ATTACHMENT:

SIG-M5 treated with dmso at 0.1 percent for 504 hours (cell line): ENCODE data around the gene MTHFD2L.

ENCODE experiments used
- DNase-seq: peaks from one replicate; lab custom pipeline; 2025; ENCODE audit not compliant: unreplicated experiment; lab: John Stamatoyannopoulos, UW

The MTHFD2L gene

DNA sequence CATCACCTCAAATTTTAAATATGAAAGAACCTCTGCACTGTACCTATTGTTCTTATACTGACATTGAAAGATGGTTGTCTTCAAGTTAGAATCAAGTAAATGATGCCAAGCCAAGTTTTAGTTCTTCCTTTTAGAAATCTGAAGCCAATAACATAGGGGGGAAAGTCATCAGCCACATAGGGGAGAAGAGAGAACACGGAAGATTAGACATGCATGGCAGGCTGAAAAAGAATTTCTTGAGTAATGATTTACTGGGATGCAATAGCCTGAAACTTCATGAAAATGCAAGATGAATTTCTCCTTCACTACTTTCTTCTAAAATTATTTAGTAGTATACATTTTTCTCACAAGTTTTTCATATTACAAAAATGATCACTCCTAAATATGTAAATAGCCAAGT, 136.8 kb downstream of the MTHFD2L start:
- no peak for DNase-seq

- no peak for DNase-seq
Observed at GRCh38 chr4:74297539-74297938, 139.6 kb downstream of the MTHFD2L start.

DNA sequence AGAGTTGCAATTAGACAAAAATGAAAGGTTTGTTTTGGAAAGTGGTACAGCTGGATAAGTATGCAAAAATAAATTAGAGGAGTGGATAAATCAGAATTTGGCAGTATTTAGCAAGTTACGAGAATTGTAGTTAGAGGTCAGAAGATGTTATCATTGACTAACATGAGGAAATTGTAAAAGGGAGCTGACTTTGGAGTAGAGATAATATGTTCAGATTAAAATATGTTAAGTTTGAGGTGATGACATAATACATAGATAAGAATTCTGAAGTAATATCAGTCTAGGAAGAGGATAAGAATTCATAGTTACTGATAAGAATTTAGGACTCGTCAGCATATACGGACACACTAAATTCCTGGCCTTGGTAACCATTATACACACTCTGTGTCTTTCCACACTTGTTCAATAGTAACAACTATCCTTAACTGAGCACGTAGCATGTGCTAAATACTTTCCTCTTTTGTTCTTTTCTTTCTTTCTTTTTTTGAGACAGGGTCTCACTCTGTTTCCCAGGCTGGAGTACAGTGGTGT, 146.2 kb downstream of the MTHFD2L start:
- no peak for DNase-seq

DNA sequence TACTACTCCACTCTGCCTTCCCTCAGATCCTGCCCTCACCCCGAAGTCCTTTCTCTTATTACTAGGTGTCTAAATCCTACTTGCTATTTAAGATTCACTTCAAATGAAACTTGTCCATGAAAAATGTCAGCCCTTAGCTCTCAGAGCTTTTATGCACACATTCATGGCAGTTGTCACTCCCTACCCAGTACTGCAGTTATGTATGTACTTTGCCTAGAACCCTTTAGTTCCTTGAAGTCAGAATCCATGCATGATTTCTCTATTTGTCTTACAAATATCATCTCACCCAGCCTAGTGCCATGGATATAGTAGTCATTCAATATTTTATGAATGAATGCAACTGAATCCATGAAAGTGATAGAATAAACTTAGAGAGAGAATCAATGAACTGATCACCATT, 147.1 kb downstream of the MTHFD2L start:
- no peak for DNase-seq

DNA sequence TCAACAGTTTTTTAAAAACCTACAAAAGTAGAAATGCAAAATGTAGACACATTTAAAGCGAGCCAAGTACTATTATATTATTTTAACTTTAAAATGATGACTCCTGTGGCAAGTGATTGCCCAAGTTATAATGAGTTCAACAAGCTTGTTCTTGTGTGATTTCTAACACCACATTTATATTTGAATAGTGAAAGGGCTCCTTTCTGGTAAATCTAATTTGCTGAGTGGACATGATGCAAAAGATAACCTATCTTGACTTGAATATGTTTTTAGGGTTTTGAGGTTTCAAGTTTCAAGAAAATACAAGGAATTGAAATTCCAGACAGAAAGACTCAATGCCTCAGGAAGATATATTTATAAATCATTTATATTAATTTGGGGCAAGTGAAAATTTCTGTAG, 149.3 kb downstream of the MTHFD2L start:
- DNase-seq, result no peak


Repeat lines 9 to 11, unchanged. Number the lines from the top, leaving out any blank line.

DNA sequence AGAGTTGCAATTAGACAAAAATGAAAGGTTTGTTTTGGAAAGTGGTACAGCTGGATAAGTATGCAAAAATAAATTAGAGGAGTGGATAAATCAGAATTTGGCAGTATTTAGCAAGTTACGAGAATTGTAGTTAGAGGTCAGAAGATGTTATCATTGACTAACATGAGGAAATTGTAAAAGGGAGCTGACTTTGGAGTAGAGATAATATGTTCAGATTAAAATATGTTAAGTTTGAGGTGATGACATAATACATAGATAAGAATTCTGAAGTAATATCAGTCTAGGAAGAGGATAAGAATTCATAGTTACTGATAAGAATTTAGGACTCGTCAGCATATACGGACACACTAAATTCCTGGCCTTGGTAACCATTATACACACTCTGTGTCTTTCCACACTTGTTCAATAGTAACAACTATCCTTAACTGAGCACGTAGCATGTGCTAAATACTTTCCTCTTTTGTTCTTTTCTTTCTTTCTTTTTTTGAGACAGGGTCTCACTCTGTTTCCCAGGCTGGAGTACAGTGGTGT, 146.2 kb downstream of the MTHFD2L start:
- no peak for DNase-seq

DNA sequence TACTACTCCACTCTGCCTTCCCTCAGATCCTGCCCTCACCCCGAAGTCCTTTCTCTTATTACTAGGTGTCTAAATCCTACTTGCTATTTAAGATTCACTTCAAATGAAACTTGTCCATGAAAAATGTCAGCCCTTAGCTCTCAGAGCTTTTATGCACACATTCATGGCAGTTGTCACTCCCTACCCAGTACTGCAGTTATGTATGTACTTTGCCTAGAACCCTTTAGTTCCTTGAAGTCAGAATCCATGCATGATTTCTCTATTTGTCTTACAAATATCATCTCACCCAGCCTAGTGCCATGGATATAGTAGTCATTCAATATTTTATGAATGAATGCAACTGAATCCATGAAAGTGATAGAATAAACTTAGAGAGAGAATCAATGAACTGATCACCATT, 147.1 kb downstream of the MTHFD2L start: